T-helper cells scrutinise the presented protein fragments, initiating a cascade of reactions. Among these, B plasma cells are activated, leading to the generation of antibodies targeting the foreign protein. This process typically takes several days, culminating in the availability of antibodies after approximately one to two weeks. Once antibodies are present, the body can mount a swift and efficient defence against the pathogen. Simultaneously, memory B cells are produced alongside the antibodies. These cells are stored in the spleen, primed for immediate reactivation should the body reencounter the same pathogen. This mechanism empowers the body to respond promptly to subsequent infections, often displaying milder or no disease symptoms.

In addition to producing antibodies, B cells also yield toxins against pathogens, as well as activate the complement system, macrophages, or NK cells, all contributing to defensive functions. These cells also sensitise mast cells and granulocytes. T cells can be divided into two subtypes: alpha/beta T cells, encompassing T-helper cells (CD4 cells) and cytotoxic T cells (CD8 cells). T-helper cells engage in activating the antibody cascade, while cytotoxic T cells directly target and eliminate virus-infected or degenerate (tumour) cells, earning them the moniker of “killer cells”. A smaller subset comprises gamma/delta T cells, responsive to stress or heat shock proteins produced by cells (e.g., due to UV light-induced damage), with the capacity to neutralise them.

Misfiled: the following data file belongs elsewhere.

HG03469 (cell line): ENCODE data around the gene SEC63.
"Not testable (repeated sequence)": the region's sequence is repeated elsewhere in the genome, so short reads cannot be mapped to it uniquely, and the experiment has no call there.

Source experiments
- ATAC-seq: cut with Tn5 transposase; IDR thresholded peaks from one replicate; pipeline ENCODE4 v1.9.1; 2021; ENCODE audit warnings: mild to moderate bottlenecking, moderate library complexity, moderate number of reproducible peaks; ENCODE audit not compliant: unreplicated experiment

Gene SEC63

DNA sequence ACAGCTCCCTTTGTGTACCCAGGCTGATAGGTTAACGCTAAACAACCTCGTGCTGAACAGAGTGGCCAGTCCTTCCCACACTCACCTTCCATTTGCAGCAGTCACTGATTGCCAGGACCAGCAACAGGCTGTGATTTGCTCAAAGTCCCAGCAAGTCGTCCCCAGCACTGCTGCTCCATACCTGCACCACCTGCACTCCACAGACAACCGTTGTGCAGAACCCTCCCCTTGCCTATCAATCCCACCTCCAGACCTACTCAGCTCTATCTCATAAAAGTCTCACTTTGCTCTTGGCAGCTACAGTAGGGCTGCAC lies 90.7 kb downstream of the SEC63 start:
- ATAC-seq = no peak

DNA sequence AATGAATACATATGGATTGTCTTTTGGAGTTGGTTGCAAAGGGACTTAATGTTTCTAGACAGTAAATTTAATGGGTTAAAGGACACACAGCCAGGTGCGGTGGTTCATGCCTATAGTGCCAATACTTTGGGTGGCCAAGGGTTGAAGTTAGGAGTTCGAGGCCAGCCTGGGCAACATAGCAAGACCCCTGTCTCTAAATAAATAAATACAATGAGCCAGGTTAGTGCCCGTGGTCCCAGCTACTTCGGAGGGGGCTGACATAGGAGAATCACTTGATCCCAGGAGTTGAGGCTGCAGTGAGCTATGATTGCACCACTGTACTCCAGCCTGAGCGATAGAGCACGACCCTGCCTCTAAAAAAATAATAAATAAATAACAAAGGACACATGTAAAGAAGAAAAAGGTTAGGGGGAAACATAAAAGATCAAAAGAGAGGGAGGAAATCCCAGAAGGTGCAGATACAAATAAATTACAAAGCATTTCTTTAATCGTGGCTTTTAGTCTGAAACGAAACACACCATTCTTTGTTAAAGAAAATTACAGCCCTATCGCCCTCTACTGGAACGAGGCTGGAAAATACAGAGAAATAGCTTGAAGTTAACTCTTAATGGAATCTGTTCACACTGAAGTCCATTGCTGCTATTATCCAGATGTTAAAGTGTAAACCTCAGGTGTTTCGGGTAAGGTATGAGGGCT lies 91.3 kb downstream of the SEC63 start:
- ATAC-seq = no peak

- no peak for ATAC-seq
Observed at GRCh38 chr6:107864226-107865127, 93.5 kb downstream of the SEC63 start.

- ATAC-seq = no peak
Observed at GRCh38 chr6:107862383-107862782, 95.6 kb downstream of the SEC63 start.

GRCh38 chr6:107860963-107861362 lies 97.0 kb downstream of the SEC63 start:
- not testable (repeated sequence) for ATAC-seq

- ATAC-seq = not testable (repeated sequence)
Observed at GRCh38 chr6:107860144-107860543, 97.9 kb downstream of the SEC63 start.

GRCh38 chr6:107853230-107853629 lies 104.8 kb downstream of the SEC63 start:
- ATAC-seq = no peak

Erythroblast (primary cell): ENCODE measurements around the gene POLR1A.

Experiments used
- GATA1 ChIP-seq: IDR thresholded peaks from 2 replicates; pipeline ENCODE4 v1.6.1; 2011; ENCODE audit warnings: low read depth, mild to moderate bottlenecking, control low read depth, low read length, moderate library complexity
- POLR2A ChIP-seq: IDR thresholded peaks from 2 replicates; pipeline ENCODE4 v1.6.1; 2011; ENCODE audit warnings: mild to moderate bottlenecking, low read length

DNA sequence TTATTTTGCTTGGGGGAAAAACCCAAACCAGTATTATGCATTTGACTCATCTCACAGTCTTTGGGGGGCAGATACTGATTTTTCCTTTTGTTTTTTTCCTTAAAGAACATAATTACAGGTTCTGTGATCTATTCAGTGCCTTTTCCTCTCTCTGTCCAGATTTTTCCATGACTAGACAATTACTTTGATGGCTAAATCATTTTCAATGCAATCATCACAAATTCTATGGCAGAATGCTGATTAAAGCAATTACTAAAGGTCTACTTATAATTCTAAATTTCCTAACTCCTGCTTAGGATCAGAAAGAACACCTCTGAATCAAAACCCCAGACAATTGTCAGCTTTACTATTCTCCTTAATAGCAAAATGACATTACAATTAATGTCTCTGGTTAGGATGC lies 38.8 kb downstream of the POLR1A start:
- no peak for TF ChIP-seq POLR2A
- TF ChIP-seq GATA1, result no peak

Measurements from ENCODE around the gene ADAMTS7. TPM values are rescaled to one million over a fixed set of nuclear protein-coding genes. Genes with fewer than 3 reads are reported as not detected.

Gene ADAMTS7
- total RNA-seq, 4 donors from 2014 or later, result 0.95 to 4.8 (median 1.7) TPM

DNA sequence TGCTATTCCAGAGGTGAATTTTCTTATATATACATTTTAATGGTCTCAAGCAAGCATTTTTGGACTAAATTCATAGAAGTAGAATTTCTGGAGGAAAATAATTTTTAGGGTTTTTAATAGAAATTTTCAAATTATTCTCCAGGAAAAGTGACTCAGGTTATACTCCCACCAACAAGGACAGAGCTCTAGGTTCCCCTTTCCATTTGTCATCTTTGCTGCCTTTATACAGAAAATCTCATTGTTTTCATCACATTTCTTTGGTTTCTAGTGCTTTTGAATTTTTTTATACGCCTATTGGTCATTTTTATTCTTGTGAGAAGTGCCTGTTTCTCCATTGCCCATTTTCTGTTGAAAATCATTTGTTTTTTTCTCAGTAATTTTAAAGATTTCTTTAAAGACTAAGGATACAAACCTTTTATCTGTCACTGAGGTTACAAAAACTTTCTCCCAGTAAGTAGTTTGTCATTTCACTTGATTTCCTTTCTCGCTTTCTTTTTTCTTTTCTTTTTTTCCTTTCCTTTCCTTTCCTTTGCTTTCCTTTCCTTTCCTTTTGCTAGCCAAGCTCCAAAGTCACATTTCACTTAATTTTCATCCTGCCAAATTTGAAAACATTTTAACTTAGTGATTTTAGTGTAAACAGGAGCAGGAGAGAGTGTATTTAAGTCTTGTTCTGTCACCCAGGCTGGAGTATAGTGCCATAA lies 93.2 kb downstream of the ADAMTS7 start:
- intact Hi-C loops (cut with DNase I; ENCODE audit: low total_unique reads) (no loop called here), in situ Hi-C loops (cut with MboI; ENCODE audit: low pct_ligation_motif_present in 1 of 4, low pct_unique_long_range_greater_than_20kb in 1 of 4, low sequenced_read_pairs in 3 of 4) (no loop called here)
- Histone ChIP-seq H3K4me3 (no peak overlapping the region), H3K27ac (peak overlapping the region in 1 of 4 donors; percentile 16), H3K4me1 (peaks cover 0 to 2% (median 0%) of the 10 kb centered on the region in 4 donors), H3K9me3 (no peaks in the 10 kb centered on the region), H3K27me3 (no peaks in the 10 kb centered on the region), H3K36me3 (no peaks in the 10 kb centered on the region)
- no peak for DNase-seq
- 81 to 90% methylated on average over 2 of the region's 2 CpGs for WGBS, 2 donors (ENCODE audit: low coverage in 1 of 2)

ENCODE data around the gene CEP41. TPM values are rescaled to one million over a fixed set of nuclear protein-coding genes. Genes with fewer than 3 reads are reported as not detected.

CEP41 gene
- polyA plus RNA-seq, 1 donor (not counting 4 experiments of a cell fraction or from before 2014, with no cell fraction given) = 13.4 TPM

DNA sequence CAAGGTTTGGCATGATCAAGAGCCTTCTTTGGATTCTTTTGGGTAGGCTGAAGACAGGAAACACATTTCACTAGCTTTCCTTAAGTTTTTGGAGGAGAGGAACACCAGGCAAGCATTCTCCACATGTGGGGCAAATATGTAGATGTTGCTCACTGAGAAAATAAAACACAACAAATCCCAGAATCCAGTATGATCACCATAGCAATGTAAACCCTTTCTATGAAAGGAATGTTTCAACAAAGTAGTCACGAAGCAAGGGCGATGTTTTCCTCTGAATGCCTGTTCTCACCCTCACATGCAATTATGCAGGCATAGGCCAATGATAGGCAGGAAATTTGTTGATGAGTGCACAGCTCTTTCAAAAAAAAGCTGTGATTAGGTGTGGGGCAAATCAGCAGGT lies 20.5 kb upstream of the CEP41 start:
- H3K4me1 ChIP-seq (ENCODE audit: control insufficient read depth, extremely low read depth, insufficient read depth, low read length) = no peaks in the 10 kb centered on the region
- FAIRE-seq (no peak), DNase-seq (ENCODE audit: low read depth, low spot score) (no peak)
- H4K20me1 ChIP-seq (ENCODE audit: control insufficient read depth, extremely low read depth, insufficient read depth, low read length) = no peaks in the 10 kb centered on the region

The acquired immune system operates with extraordinary specificity, yet it moves at a relatively slower pace compared to the rapid response of the innate immune system. The formation of antibodies can take several days, while a complete resolution of infection may require two to three weeks.

Horses at sunset
Once an infection has been recovered from, the body retains a “memory” so that it can fight it again more quickly. © Sanderstock / Adobe Stock

In practice, all parts of the immune system work together seamlessly

The initial counteraction against an infection is spearheaded by the innate, nonspecific defence. This, in turn, triggers the specific defence for targeted elimination of pathogens in a subsequent wave. Post-infection, the body retains a “memory” through memory B cells. In the event of a new infection, these cells promptly produce antibodies, invoking the specific defence. The duration of memory cell retention hinges on the pathogen type. Rapidly mutating viruses like influenza yield a shorter memory span, necessitating relearning with each infection due to their swift alteration. Conversely, slowly mutating bacteria like Clostridium tetani cultivate a more enduring memory, given their consistent appearance over time, incentivising the body to accumulate memory cells.

Furthermore, the immune system orchestrates repair processes post-injury, including the removal of cellular debris. It handles the elimination of malfunctioning endogenous cells like tumour or virus-infected cells, along with cells impaired by heat damage (e.g., sunburn). It also marks toxins for disposal. Hence, the immune system functions as both the guardian of health and, in multiple capacities, the body’s waste management system. It not only combats infections but also regulates internal processes, averts damage, and undertakes repairs.

More on this topic: 5 Tips for a Healthy Immune System or How Digestion Influences the Immune System